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Build understanding in

For years my intermediate macroeconomics students


have had difficulties understanding the IS-LM framework.
Now that Im using a STELLA model of the IS-LM system,
my students are showing a graduate level understanding
of macroeconomics.
---Mark Paich, Colorado College

Economics

for Economics

Case Study
Barriers and Opportunities
Every year, the world economy becomes more
complex. This increased complexity has driven
economics teachers to cram more and more material
into already demanding basic and advanced courses.
Fifteen years ago, for example, the bulk of the typical
introductory course in macroeconomics was devoted
to the basic Keynesian model of aggregate demand.
Todays introductory students are expected to master
the complexities of the aggregate supply-aggregate
demand model complete with dynamic price
adjustment. By contrast, most faculty members did
not learn this model until their first year of graduate
school!
The problem compounds as students demand to
understand more and more about the world
economy. Topics such as international trade and
finance, formerly reserved for senior economics
majors in elective courses, now have become an
essential component of basic principles courses. Its
becoming almost impossible to effectively deliver all
of this content using traditional teaching methods.
The STELLA software is a tool that can dramatically
increase learning and teaching productivity in the
economics curriculum. With the STELLA software,
its easy to diagram a set of assumptions about the
workings of an economic process. As you (or your
students!) add detail to the relationships, concepts
will be stated more rigorously and precisely than is
possible using words or static diagrams. Then, the
STELLA software simulation capability provides the
means to analyze the dynamic behavior of the
models you construct. As a result, you can cover
more material, in a shorter period of time, achieving a
much deeper level of student understanding.

The Setting: A prestigious liberal arts college


The Topic:
Introductory Macroeconomics
The Challenge:Teaching the basic Macro Model
Background: An economics professor at an elite liberal
arts college faced a difficult but common problem: how to fit
an increasing volume of material into a basic economics
class without sacrificing student understanding. From long
experience, the professor believed that most students could
easily understand the substance of economic relationship,
but that they have a great deal of difficulty mastering the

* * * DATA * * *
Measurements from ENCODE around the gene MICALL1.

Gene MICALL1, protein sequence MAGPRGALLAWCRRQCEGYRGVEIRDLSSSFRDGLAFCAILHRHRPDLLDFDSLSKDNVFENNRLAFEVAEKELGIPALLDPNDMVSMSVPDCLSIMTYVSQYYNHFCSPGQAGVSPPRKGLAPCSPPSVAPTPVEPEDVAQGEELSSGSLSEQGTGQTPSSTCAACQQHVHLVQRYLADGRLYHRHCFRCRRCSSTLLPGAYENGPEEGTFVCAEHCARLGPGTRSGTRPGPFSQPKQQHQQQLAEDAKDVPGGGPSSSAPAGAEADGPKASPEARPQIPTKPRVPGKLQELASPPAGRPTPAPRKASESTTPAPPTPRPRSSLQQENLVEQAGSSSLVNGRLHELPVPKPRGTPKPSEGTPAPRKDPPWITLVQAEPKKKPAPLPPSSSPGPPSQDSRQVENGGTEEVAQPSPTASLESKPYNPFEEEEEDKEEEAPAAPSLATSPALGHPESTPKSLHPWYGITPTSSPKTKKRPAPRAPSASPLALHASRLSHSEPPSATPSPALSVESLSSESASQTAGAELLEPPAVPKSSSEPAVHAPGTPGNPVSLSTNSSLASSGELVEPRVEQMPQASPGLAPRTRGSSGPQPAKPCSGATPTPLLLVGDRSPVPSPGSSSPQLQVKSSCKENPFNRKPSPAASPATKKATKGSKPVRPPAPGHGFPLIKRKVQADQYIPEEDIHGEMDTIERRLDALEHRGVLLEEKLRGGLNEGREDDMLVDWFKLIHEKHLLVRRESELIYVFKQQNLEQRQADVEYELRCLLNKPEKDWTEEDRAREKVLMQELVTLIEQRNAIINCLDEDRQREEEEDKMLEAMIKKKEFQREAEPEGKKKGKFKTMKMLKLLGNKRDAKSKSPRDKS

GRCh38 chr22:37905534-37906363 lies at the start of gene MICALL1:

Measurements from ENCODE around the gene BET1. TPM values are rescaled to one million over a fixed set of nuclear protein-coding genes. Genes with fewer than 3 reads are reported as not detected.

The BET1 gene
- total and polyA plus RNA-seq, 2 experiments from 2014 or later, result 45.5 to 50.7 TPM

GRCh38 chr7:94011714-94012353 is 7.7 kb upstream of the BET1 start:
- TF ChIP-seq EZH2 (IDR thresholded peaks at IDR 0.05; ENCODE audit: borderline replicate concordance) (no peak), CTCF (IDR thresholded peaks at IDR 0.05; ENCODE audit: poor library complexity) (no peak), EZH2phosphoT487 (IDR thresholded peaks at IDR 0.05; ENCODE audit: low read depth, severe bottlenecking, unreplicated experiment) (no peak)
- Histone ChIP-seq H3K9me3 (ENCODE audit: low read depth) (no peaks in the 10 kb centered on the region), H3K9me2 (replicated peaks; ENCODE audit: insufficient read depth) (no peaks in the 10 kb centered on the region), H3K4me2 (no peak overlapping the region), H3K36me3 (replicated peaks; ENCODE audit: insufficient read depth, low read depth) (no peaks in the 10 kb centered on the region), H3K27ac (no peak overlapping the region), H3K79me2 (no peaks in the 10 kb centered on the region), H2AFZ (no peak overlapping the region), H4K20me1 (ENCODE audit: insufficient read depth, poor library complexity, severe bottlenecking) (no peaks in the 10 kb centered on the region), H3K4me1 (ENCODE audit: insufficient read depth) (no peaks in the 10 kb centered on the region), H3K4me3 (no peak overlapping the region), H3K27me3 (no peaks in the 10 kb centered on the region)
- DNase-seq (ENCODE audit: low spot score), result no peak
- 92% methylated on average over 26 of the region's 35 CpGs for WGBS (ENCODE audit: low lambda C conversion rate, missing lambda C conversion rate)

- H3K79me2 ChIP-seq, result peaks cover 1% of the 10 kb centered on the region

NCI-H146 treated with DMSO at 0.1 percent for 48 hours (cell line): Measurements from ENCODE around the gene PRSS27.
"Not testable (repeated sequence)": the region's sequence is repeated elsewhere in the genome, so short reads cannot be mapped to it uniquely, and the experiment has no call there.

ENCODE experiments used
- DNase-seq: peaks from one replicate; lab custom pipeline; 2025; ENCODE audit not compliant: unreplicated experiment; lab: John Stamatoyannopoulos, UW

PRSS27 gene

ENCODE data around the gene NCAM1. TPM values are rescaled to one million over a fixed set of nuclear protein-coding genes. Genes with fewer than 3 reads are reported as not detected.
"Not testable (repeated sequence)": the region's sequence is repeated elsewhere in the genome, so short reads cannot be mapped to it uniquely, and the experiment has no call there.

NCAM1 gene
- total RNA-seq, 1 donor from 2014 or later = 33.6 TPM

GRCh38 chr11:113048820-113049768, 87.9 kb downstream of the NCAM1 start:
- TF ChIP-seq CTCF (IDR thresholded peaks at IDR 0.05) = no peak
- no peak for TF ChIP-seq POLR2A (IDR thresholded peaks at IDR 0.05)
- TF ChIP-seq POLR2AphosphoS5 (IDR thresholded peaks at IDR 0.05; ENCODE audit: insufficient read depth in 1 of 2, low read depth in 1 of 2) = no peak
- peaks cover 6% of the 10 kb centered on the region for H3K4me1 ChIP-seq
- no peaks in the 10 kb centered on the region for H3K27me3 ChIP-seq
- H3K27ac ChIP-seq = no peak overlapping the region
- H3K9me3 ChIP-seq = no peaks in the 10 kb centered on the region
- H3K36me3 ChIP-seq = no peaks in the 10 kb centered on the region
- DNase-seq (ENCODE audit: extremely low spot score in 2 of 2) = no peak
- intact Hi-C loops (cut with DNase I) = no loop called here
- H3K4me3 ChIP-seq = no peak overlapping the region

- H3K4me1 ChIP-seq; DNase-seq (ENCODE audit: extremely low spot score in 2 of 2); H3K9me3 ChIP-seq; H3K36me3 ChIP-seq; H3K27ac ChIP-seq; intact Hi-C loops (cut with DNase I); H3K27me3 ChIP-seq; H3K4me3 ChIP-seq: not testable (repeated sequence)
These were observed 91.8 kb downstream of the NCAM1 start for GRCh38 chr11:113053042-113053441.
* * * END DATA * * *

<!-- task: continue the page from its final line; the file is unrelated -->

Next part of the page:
technique of manipulating graphs. In macroeconomics, the
most difficult of these graphs are the infamous IS-LM
curves. The professor decided to use a STELLA model as
an alternative to the standard graphical and algebraic
presentation techniques.
Step 1: Map. The professor began by creating a simple
map (shown below) of the key stocks and flows in the basic
macroeconomic model. This diagram has two immediate
advantages over the traditional IS-LM curves. First, it
virtually duplicates the circular flow diagram that is included
in most macroeconomic textbooks. Many students find the
circular flow diagram intuitively clear. Second, the diagram
explicitly differentiates between stocks and flows a major
source of student confusion. How many students never
really understand the distinction between money (a stock)
and income (a flow)?
Household Money
income

average income

Business Money
consumption

Step 2: Model. After the diagram had been


created, the next step was to incorporate
assumptions about the way the economy
operates.
With the STELLA softwares
graphical function (illustrated at right), it was
easy to specify non-linear functions such as the
demand for money. Whats more, the STELLA
software made it easy for students to experiment
with different strengths for these relationships.
Step 3: Simulate. Once the key relationships
were defined, the model was ready to simulate.
The professor conducted an extensive set of
simulation tests to ensure that model output was
consistent with the standard IS-LM results.
Initially, he used the STELLA softwares
animation capabilities to look at model behavior.
Tables and plots enabled the professor to see
precisely what was going on in the model. The
plot at right, for example, shows a smooth
transition between equilibria in response to a
surge in government spending. These tests
convinced the professor that the model both
generated the correct equilibrium results, and
provided a clear dynamic explanation of the
underlying adjustment mechanisms.

1: consumption
1:
2:

2: income

200.00

2
2
1:
2:

100.00

1
1

These tests convinced the professor that the


model both generated the correct equilibrium
results, and provided a clear dynamic
explanation of the underlying adjustment
mechanisms.

1:
2:

0.00
0.00

25.00

50.00

75.00

100.00

Months

While resting the model, the professor uncovered some anomalous results. These revealed gaps in the professors
own knowledge of macroeconomic theory. The professor was pleasantly surprised that he was able to develop a
deeper appreciation for macro through the process of model building testing, and refinement. He felt confident that
his students would have a similar experience as they "played" with the concepts in the model.
Step 4: Celebrate! The professor found that the STELLA software dramatically increased the productivity of his
class sessions. He was able to cover the core of macroeconomics in a fraction of the time it took with standard
algebraic and graphical techniques. This freed a great deal of time to cover important topics in international trade
and finance. As an added bonus, many of the students took it upon themselves to learn the STELLA software, and
made some interesting modifications to the standard model. Several of these students reported that the opportunity
to create original models was a high point of their college careers!